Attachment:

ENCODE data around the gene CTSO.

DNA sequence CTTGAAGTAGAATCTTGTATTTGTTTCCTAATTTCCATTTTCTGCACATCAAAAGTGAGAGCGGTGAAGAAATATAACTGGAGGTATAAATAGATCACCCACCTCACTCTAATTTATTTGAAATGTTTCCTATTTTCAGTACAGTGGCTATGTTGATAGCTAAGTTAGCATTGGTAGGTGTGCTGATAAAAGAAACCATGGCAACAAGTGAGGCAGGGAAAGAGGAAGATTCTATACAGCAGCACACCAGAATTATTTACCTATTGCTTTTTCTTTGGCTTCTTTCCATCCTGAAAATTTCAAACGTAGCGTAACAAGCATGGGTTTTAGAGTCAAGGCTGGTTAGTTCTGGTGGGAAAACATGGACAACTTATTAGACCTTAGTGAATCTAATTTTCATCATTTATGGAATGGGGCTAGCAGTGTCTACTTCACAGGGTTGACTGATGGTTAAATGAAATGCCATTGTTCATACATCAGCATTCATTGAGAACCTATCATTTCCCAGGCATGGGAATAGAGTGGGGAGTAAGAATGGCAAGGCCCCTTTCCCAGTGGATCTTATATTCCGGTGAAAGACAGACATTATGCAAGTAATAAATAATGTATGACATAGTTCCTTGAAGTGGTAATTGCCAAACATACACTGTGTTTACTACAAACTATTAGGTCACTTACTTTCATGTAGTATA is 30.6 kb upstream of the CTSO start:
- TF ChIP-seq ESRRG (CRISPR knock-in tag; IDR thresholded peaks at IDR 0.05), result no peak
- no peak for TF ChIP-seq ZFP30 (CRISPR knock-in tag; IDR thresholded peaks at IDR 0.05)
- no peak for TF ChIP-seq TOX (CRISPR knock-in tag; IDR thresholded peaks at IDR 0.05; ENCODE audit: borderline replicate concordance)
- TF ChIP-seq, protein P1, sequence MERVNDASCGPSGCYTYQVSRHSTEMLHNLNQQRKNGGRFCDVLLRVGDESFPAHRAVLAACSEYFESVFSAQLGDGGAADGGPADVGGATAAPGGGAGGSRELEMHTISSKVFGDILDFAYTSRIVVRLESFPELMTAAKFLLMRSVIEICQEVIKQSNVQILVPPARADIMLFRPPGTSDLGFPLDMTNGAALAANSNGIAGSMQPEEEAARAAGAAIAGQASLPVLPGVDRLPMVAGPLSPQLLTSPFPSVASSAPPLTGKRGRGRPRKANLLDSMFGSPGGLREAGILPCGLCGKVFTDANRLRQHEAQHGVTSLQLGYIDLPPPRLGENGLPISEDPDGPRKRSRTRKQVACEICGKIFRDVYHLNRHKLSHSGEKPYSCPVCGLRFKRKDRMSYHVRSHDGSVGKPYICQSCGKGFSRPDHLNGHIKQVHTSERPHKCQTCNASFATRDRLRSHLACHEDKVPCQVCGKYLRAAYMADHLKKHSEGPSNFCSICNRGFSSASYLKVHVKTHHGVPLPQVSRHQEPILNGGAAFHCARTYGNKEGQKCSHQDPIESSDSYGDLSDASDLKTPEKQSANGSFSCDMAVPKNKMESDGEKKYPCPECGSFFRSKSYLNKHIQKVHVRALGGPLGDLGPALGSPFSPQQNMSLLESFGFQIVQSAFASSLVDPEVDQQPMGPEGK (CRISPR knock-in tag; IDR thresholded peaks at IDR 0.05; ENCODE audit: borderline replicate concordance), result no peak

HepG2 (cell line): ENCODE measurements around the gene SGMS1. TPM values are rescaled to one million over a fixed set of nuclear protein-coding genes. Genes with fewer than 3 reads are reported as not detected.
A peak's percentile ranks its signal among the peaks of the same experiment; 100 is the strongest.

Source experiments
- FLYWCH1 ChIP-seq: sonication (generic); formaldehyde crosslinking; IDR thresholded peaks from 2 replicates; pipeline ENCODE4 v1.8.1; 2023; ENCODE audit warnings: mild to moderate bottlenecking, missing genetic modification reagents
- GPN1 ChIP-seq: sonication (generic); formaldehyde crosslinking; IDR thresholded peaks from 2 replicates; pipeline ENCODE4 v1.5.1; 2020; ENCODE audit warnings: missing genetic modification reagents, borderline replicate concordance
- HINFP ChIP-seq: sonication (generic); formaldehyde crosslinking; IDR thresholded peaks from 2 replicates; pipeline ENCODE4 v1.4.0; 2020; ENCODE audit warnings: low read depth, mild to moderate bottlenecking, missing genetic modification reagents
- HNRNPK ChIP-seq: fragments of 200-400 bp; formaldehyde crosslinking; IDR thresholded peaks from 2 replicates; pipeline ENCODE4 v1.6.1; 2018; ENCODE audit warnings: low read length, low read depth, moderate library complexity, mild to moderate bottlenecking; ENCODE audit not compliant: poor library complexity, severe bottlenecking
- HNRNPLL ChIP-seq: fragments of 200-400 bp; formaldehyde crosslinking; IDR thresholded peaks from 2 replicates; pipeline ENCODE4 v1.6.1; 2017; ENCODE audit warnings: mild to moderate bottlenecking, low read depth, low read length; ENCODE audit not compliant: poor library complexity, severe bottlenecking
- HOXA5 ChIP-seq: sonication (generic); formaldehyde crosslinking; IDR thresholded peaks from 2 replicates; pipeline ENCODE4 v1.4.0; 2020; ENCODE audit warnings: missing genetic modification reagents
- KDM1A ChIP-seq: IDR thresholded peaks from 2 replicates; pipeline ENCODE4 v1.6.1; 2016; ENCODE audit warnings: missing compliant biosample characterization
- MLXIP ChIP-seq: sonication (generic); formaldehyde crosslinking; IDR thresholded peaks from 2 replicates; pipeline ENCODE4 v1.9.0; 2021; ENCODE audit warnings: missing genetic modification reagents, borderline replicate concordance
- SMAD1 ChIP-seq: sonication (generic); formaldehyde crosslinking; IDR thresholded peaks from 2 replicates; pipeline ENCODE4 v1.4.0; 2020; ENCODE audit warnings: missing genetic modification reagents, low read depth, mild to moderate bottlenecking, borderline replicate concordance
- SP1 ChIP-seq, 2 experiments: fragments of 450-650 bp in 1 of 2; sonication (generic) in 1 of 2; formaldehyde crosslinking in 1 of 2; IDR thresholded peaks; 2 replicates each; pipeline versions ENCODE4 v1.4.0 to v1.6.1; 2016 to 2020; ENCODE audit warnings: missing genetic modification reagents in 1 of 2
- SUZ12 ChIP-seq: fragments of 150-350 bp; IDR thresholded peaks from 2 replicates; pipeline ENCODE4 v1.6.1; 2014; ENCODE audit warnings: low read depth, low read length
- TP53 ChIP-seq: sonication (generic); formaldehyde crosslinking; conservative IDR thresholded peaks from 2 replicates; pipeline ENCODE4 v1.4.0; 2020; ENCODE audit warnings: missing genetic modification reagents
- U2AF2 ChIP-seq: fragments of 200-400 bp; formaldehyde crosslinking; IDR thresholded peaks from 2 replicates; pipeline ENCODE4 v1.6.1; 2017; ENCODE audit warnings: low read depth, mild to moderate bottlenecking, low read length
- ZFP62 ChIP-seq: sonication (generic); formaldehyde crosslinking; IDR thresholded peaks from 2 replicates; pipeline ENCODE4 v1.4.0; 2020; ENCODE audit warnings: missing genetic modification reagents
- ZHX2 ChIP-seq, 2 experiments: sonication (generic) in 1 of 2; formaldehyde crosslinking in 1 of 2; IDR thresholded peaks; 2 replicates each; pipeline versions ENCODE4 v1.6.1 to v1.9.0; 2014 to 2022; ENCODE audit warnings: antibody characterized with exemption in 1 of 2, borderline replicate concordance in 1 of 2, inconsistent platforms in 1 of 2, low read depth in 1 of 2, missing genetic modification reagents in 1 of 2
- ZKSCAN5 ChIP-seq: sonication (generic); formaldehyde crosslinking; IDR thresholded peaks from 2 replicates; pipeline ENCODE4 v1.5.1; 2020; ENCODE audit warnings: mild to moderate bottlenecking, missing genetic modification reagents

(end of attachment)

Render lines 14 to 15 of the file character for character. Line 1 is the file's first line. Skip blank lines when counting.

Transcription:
- HNRNPLL ChIP-seq: fragments of 200-400 bp; formaldehyde crosslinking; IDR thresholded peaks from 2 replicates; pipeline ENCODE4 v1.6.1; 2017; ENCODE audit warnings: mild to moderate bottlenecking, low read depth, low read length; ENCODE audit not compliant: poor library complexity, severe bottlenecking
- HOXA5 ChIP-seq: sonication (generic); formaldehyde crosslinking; IDR thresholded peaks from 2 replicates; pipeline ENCODE4 v1.4.0; 2020; ENCODE audit warnings: missing genetic modification reagents